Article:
We might graphically represent her decision calculus this way:

Hypothetical Stimulus Vote.jpg

The legislator's goal here is to select the option (bill 1, bill 2, or the status quo) that minimizes the distance from her ideal point, which is not a practical option now that she is in the minority. What's her rational choice? The status quo. It's the shortest distance from her ideal.

None of this is to say that Republicans don't have a hand in the early, ugly death of Obama's post-partisan world. They certainly do. Yet in my assignment of blame, I'm handing out the lion's share to the President. He is the one who - despite having the fewest credentials of any President in the modern era - decided he should be the next Commander-in-Chief. His core justification for running despite having such little relevant experience was that he had diagnosed the country's real problem - our petty, polarized politics - and that he could move us beyond it. Far from transcending it, as he promised, he has simply inverted it. It's politics as usual - only now with a Democratic aggressor who rams through highly partisan legislation and then castigates the Republican minority as disingenuous hacks.

I agree with Dickerson that the President won't pay a political price, at least for now. But Republicans are going to remember the President's approach. Right now, they are not a force to be reckoned with. However, if history is any guide, the current lopsided Democratic majorities are outliers that will be "corrected" sooner or later. That's not to say that Republicans are destined to reclaim the majority anytime soon, but only that their numbers will increase, and they'll again have a greater hand in legislative negotiations.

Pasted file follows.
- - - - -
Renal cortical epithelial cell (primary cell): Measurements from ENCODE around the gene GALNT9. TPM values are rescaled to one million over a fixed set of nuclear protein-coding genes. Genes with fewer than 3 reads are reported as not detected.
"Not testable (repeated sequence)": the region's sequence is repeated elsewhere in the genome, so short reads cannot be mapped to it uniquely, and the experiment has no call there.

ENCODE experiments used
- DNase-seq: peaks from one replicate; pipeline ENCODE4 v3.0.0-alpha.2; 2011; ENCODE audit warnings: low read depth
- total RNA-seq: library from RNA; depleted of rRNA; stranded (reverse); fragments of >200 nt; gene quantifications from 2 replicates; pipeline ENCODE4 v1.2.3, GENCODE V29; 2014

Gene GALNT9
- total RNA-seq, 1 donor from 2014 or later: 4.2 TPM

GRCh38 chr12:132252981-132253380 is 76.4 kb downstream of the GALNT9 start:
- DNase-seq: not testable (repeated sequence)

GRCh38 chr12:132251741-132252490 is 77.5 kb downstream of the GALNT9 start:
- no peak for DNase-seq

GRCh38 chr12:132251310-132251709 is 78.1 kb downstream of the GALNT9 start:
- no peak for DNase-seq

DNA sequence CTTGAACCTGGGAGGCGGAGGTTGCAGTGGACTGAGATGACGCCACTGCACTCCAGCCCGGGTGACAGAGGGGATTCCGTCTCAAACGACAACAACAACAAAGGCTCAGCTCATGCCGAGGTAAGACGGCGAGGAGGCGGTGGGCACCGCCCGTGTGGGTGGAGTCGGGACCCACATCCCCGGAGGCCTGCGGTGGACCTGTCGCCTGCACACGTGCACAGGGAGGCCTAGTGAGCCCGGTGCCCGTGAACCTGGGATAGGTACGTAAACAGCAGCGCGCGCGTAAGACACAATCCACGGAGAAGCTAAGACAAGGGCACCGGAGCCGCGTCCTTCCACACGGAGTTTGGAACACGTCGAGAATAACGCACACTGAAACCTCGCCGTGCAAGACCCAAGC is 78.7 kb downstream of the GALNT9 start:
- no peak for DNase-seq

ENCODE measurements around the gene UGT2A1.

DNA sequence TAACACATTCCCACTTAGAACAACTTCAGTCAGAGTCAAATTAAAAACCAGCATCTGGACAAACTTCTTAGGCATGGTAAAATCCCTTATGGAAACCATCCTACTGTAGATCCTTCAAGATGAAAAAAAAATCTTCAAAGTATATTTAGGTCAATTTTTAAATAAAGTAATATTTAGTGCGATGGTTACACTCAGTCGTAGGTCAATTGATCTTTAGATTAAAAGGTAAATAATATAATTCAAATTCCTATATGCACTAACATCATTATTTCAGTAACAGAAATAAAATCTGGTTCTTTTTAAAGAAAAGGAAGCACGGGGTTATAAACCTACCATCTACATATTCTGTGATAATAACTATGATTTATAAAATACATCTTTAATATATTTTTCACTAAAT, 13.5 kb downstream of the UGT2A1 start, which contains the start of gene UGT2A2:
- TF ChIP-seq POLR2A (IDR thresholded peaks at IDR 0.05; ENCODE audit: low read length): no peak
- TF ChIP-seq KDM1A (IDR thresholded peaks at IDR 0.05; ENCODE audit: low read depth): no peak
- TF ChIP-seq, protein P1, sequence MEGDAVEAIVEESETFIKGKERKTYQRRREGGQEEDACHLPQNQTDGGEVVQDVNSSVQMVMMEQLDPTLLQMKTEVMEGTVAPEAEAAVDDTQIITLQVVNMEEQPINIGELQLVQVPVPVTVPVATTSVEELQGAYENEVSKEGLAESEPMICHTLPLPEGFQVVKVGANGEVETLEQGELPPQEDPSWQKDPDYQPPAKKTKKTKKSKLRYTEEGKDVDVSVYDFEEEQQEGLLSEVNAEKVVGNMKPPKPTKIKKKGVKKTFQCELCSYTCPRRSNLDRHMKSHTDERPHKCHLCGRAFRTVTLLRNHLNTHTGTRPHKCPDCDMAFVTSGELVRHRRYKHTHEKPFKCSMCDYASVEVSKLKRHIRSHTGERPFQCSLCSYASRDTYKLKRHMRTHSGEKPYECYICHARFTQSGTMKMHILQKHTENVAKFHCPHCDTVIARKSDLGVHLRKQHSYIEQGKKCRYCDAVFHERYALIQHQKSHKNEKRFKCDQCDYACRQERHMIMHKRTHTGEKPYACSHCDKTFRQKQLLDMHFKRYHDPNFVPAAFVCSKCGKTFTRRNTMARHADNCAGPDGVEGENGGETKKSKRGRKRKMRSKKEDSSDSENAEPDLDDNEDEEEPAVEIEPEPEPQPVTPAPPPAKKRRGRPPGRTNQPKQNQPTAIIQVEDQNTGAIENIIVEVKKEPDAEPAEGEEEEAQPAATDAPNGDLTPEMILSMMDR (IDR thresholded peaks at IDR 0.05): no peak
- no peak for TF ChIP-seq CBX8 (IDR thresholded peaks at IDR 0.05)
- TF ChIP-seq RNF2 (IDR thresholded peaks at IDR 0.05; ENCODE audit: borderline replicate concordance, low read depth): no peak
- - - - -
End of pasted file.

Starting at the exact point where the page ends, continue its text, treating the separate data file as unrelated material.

In the short term, the President might score some political points by doing what he once decried while claiming it is the Republicans who are the "same old same old." But in the long run? This kind of sharp elbows approach is how grudges are formed. That can be a problem if your vision of a permanent majority is fleeting, and you someday find yourself surrounded by your suddenly numerous political rivals, who resent you because you kicked them when they were down.

Just ask George W. Bush.

-Jay Cost